Tuesday, 23 February 2016


The young fogey put me in mind of accents, regional accents, the various "modern" accents, and so on. Mr Beeler had uploaded a video of some bimbo girl of my generation complaining about people who support Donald Trump, and then welling up about these same people, who apparently view immigrants as subhuman (many of them often are; as Húrin appositely said of the Easterlings, who "immigrated" into Dor-lómin, "they have learned more swiftly from the orcs than we have from the fair folk."). But before we get sidetracked, Mr Beeler noted that her accent was very modern and a clear generational and class giveaway. I daresay. In the days when I went to Corpus Christi church in Covent Garden every week I used to know a man who had a very distinct East End, "cockney" accent. I mentioned him to someone else, just in idle conversation, and my friend (who also knew him) said that Mr East End was, perhaps, a man of the last generation of the "true" cockney accent (the man was an octogenarian), and that with unchecked immigration, and other demographic revolutions visited, especially, upon London, traditional regional accents were disappearing and replaced by a new, uniform, cosmopolitan accent championed by the BBC. Traditional accents are now embarrassing and almost comic to the cosmopolitan types. Whenever they cross roads with somebody like Mr East End, they invariably think that he might have escaped from some Dickensian musical like "Oliver!" Do we lament the disappearance of regional accents? Do we take the position of Professor Higgins in Pygmalion? I tend to go with my father, who once said: "I wish people didn't talk so much like wogs nowadays!"

Of course, I am not entirely immune from this generational phenomenon myself. Last year I met a young man from America who reads my blog. He described my accent as "slightly posh," by which he meant, I think, that I don't talk like most people of my generation. And this is true. I've heard it said of me in my menial job that people think I am "stuck up," which I am not, but I gather, given the known principle that a man's voice and bearing give away more about his class and generation than he can conceal, that this is to do with my accent, what (little) I say, and to an extent my upright posture (I was a dancer; no slouching here!). But nobody can say that I put on airs! You won't find me walking into a pub and ordering a Pinot Grigio in a put-on Received Pronunciation but barely-concealed Essex accent, as I witnessed Sir Les Patterson an old traditionalist acquaintance do once. When the mini bottle with the screw top came, my comment "I never realised you were such a 'coin-a-saur'" fell upon deaf ears. Does that make me a snob? Am I aloof? Or do I just say what I mean and mean what I say? I am resigned to the fact that I could never pass as a human being. I used to think that being queer was the chief thing that separated me from the rest of humanity but I was mistaken; it's popular to be "gay" nowadays. I now realise that I am just different, from the thoughts in my head even to my very marrow. My voice is just a part of that.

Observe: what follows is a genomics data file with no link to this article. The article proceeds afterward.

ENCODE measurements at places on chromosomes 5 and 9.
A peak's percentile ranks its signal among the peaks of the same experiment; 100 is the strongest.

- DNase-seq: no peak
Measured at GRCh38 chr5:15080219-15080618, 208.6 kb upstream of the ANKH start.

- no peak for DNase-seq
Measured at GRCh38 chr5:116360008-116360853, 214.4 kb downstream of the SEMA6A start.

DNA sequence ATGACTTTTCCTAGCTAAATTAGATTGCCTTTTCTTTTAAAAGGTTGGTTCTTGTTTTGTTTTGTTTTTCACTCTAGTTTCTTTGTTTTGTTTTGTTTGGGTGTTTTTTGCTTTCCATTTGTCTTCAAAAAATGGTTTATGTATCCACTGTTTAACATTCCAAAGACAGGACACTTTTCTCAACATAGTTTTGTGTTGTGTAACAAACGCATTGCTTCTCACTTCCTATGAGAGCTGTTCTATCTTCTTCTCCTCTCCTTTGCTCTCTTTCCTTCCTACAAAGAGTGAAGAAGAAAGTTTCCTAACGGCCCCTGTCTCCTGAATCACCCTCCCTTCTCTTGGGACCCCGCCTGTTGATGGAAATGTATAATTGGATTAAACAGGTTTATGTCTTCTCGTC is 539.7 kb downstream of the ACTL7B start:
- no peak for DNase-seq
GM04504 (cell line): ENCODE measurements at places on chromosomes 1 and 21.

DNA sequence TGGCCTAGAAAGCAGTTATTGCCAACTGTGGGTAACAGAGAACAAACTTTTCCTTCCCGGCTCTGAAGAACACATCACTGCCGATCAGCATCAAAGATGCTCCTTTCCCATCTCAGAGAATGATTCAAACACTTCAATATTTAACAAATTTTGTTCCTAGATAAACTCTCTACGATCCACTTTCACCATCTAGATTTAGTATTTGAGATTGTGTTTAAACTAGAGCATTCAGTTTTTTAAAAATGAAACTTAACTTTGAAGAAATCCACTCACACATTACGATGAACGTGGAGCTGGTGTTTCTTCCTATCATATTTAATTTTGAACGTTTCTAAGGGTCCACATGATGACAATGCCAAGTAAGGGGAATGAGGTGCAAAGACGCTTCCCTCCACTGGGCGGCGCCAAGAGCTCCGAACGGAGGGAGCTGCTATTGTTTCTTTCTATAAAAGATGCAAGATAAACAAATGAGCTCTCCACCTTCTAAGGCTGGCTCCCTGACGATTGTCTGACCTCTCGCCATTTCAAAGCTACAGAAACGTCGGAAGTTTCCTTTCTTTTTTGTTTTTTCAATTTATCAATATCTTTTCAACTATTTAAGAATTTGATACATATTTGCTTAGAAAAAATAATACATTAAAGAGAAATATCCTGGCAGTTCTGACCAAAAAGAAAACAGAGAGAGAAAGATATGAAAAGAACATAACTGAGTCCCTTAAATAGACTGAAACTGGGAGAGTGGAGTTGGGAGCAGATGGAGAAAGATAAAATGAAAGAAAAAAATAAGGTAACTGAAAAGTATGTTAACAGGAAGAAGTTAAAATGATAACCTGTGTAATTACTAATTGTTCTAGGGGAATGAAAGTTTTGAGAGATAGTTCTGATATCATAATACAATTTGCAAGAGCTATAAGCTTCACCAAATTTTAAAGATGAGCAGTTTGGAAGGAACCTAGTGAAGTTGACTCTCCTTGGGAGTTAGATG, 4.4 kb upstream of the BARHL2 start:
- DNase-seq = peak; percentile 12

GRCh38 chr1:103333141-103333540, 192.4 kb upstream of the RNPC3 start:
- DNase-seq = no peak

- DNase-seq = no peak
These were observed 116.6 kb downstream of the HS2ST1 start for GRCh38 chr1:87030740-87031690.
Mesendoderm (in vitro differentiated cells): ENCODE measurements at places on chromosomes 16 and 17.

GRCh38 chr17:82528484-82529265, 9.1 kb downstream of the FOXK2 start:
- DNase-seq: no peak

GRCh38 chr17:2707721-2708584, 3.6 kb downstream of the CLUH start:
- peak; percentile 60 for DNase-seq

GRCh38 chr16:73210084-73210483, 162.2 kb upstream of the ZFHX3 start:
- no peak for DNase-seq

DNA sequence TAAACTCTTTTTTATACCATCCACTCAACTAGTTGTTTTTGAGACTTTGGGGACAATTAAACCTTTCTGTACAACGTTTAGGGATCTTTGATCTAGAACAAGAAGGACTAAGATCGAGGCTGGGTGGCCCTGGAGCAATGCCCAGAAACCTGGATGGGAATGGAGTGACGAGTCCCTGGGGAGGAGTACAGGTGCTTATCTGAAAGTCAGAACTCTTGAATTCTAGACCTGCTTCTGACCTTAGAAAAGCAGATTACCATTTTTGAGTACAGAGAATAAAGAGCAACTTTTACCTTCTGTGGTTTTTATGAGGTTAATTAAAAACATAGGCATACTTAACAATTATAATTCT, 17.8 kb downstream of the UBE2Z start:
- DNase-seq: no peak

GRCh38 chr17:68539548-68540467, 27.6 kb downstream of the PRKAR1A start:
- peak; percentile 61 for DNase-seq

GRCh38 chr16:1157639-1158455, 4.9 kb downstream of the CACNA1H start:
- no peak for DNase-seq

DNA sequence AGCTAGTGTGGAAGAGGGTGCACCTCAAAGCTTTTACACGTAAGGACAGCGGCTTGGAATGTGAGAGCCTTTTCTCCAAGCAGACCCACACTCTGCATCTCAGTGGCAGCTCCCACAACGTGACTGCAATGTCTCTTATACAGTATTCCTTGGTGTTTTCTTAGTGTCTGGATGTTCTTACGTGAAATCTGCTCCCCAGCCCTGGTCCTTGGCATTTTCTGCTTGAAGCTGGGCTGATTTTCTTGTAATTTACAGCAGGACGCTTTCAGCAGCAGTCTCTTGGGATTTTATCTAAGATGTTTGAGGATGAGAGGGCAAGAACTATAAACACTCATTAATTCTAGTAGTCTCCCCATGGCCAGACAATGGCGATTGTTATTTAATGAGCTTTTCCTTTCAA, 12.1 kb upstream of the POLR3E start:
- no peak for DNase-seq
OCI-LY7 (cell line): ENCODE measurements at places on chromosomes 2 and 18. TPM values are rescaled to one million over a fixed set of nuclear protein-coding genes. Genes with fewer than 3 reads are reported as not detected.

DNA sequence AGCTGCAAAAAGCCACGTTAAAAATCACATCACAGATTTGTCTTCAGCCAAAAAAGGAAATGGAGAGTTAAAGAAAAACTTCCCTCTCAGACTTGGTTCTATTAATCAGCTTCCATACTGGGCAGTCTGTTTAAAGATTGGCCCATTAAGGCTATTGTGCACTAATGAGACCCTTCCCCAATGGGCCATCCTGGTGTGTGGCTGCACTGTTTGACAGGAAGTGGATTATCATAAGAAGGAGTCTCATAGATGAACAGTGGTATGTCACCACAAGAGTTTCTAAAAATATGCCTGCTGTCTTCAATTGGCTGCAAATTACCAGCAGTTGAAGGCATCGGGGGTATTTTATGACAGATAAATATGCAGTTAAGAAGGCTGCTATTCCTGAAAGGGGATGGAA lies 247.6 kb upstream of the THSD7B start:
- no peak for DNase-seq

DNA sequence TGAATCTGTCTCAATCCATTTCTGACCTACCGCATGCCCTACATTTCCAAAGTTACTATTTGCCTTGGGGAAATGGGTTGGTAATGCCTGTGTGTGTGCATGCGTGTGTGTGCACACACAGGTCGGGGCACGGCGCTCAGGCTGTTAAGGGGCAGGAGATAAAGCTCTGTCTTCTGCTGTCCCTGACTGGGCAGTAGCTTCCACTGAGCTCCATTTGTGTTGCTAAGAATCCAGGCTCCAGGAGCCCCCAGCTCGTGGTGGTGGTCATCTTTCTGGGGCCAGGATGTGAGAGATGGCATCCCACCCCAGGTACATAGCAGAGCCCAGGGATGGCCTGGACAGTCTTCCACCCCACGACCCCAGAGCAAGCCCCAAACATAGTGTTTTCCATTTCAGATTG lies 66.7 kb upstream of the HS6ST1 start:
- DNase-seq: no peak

Maybe I'll make a video one of these days. I'm sure you're all dying to know what I sound like!


  1. The ideas about Neanderthal DNA on the internet are a little out there, but it would sure explain things. Somehow, right along with the cultural Marxism, maybe they've managed to teach people to hate us for our DNA.

  2. And to your credit you have a decent ear for accents. I've been living in England for 3 years, and it's very rare that people guess I'm American. Usually they guess Ireland (ridiculous) or sometimes Canada (much closer to the mark, as I grew up in northern New York). Immediately upon the opening of my mouth, however, you could tell.

    I have a strong regional accent that I 'lost' before I even moved to England (of course I could speak it at any time, just as any educated working-class Yorkshireman does when he goes home for a visit). But living in other parts of America, I only half-consciously moved into something more neutral to gain respectability and intelligibility (and avoid ridicule).

    Interestingly, even that way of speaking has changed a bit since I moved here (so say my friends back in America). But I don't make any conscious effort to do that---it is only the natural effect of being surrounded by dull middle-class people in Cambridge.

    You do sound different than most 20-something Englishmen from the environs of Greater London, and 'slightly posh' is an apt description as your way of speaking feels quite natural and unaffected. It is eccentric, in a good way...like Tolkien's.

  3. I suggest coming from a family with a Yorkshire father educated at a public school during World War II and a mother with a lilting Surrey accent, then living in France for thirty years so that the accent can become a caricature of itself. Quite naturally and great fun!

    1. That does strike me as a variegated, lilting, patrician accent! But when I met you father I could tell something of your background in the North. As I write that I am reminded of what Tolkien said about Samwise Gamgee in Farmer Maggot's house, that he had a "natural suspicion" of other inhabitants of the Shire; that it, hobbits who lived beyond Hobbiton and Bywater. Or Sam's old Gaffer about the Ringwraith: "he spoke funny." I'm not suggesting that you have a funny accent but I could tell you weren't by any means a Londoner.